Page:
Once summer is gone and the cold weather begins to settle in, nothing is more relaxing and cozy than enjoying the warmth of your home fireplace. Not only are fireplaces comforting and romantic, but they are also practical if you want to heat your home without using a lot of gas to do so.
However, your fireplace can quickly become dangerous if you don’t take the time to perform maintenance on it. Most people neglect their fireplace when they aren’t using it, however, the fire burning offseason is the perfect time to give your fireplace a little TLC.
Here are some tips to help you properly care for your fireplace:
- Clean your chimney — Making sure your chimney is clean is an important task that will help prevent fires within your chimney. You should hire a professional chimney sweep to perform an inspection and necessary maintenance on your chimney before you start your first fire of the year. They will make sure there are no blockages or creosote, which is highly flammable, inside your chimney.
- Inspect fire and carbon monoxide alarms — Before you start lighting your fireplace, make sure that you test your fire and carbon monoxide alarms. If they aren’t working, replace the batteries. These alarms could potentially save lives if the worst happens.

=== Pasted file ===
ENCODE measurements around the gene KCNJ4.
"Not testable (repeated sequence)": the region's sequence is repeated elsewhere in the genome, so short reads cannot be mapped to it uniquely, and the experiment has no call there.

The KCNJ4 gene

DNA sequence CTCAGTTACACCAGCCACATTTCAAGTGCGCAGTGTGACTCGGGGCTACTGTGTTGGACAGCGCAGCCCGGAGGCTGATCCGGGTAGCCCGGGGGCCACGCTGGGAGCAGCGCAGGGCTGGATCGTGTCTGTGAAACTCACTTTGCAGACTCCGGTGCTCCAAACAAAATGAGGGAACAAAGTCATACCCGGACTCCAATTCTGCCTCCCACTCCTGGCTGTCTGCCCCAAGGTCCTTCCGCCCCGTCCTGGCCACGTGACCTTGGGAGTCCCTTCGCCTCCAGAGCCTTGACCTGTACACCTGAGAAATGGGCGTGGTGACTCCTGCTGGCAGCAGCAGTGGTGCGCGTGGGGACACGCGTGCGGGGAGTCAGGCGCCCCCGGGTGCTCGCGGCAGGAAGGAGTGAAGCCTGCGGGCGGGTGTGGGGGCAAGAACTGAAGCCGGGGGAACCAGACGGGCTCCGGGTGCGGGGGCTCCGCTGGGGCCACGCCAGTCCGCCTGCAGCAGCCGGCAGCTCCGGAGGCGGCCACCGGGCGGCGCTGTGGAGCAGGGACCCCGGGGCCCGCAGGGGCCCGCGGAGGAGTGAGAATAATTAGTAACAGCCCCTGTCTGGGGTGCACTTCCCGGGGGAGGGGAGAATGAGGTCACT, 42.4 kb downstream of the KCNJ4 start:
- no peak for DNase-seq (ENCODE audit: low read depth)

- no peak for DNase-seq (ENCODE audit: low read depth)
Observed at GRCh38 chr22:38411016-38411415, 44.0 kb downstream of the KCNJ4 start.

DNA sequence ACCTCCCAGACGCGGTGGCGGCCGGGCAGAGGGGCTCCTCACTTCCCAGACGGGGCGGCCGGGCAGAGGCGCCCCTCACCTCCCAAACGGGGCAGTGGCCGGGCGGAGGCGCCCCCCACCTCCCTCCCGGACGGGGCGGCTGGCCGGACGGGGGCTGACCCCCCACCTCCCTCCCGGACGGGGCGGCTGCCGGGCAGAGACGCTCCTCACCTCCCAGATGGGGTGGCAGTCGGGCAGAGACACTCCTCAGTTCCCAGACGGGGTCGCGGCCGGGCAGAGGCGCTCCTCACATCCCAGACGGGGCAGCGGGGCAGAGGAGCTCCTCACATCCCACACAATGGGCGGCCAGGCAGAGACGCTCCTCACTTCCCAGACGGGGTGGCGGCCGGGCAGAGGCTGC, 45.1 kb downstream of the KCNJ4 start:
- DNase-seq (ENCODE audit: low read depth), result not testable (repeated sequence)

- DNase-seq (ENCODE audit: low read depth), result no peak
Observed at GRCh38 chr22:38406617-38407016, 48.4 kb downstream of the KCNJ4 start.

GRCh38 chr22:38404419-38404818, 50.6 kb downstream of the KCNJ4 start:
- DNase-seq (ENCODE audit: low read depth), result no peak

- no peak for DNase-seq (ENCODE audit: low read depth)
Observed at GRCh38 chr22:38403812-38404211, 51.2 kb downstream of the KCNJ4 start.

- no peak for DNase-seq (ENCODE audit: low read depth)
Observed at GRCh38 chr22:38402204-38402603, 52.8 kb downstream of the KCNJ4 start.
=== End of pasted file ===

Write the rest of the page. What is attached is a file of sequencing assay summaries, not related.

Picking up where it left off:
- Keep the surrounding area clear — When a fire is contained in a fireplace, it’s easy to forget that a misstep can cause a disaster. Before you start any fires in your fireplace, make sure any items that are flammable, like furniture and rugs, are pulled at least 3 feet away from the hearth. Doing this will help ensure that nothing in your home will catch on fire.
- Burn the right kind of wood — You may think that the type of wood you burn in your fireplace may not matter, but it does. Seasoned hardwoods like ash, oak, birch, and maple are the best types of woods you can use in your fireplace. Seasoned wood is generally a year old, which is evidenced by a grayish appearance on the outside. It will also weigh less than fresh wood. Unseasoned wood will burn, but it will also produce lots of sparks, and flying embers could put your home at risk of a fire.
- Remove excess ash — Having a little bit of ash in the fireplace makes it easier to start a fire. However, having excessive amounts of ash can impede the airflow in the chimney. To prevent this from happening, you should shovel out ash that exceeds 1 inch. Make sure you perform this task when the ashes have completely cooled.
- Use the damper — The damper is a vital feature of your fireplace because it controls the airflow in and out of your chimney. If you light your chimney without opening the damper first, the smoke will come inside instead of going outside. However, once your fire has burned out, don’t forget to close the damper or else you’ll lose all that precious heat and let in the cold.
If you take proper care of your fireplace each year, you can prevent accidents from happening, while also ensuring that this important home feature works effectively for many years to come.